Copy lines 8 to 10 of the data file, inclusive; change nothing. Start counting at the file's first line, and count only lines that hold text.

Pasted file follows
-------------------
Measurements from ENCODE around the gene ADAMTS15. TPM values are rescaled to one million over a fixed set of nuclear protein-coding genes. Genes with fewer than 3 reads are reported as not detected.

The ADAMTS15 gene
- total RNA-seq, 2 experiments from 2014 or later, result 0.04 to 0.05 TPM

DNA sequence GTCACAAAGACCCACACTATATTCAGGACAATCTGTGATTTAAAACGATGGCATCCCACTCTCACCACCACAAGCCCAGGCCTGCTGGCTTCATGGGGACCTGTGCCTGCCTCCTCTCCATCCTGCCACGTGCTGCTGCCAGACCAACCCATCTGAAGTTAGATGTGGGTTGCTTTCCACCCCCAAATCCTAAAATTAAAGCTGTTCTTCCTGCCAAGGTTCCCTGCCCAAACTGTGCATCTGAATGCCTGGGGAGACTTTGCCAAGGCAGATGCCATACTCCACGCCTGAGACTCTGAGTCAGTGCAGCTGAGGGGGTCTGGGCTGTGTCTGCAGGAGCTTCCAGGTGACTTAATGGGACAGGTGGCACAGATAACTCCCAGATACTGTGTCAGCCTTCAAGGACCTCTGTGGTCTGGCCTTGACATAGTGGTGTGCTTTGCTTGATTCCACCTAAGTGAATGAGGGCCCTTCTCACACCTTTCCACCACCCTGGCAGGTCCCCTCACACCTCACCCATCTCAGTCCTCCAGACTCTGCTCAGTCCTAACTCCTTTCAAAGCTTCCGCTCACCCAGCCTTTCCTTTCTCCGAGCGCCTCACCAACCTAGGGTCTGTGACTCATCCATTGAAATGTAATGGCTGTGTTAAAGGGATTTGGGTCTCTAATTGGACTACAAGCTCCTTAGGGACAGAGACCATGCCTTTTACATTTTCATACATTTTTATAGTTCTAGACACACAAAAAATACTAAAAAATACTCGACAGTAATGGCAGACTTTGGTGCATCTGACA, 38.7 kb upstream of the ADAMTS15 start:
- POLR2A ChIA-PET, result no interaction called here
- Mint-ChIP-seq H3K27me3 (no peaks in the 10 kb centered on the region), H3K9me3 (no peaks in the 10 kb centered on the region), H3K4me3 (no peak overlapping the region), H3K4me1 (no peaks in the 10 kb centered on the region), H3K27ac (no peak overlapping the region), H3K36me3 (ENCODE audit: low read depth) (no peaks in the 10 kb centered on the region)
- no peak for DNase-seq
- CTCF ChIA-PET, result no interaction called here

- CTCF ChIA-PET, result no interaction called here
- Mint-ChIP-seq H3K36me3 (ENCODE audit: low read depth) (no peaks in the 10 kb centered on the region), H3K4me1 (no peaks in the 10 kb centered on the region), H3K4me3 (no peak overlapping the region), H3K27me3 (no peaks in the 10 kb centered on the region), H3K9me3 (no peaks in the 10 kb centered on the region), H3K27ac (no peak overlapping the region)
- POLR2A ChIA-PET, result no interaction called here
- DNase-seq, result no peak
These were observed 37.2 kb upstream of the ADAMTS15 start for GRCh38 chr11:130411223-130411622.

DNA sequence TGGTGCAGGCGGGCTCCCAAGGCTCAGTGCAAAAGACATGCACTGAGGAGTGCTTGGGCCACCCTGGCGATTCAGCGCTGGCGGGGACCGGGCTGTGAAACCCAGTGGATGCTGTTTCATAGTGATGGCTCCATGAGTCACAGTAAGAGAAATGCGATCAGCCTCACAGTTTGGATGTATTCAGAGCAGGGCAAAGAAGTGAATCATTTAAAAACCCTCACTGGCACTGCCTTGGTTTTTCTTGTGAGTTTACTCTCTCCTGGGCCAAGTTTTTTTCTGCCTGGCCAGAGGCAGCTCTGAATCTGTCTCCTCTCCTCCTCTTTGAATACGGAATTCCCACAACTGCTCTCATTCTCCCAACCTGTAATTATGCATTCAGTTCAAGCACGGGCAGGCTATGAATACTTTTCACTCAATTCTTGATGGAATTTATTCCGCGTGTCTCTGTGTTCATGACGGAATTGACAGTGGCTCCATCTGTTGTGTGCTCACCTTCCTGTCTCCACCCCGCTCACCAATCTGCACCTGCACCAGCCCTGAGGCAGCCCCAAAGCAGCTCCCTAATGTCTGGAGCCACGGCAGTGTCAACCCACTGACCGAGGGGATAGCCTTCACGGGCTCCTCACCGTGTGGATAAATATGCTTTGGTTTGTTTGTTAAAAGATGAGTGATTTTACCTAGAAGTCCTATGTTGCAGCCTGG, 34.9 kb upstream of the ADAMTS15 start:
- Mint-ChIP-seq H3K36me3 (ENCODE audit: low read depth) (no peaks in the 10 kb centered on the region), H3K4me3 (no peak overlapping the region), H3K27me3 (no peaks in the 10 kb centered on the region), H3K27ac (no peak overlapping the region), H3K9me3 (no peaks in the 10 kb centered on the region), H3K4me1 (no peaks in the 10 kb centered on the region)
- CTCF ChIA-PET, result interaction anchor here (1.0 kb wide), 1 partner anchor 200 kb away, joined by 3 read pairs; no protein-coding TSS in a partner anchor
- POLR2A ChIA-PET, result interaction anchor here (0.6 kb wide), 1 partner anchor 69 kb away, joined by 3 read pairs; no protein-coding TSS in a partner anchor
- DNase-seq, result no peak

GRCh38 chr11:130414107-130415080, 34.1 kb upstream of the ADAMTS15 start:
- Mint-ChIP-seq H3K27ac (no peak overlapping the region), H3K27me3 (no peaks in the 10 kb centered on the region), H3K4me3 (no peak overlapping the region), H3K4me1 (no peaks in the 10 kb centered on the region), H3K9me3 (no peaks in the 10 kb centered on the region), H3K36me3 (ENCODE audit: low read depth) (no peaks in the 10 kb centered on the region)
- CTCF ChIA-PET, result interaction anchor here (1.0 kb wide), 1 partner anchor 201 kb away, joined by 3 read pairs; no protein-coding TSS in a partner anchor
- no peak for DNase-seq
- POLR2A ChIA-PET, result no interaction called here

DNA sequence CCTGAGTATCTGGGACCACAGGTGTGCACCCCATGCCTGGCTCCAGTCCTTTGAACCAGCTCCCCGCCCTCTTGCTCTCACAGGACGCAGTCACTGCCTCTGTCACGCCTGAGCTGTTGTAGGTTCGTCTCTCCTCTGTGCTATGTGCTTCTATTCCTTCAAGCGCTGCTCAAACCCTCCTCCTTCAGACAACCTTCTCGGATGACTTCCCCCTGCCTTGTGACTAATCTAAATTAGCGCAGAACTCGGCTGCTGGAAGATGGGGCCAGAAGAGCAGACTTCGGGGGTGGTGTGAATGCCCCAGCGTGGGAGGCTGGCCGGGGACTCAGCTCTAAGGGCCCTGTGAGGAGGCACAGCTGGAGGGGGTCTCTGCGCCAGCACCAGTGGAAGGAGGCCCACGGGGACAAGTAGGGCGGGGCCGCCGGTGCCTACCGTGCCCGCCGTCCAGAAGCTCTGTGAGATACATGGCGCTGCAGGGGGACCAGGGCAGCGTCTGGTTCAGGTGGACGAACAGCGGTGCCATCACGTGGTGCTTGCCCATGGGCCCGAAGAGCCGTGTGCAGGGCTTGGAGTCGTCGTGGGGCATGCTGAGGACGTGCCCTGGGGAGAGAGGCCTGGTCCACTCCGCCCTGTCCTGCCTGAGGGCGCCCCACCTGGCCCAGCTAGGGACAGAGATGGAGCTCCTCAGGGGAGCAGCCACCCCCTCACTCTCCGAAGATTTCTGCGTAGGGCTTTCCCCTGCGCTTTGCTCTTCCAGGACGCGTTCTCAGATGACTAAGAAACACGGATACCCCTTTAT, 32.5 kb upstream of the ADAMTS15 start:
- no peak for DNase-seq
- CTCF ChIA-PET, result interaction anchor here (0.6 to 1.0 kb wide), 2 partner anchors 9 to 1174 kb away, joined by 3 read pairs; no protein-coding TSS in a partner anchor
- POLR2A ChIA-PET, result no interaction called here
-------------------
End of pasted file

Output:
- CTCF ChIA-PET, result no interaction called here

- CTCF ChIA-PET, result no interaction called here
- Mint-ChIP-seq H3K36me3 (ENCODE audit: low read depth) (no peaks in the 10 kb centered on the region), H3K4me1 (no peaks in the 10 kb centered on the region), H3K4me3 (no peak overlapping the region), H3K27me3 (no peaks in the 10 kb centered on the region), H3K9me3 (no peaks in the 10 kb centered on the region), H3K27ac (no peak overlapping the region)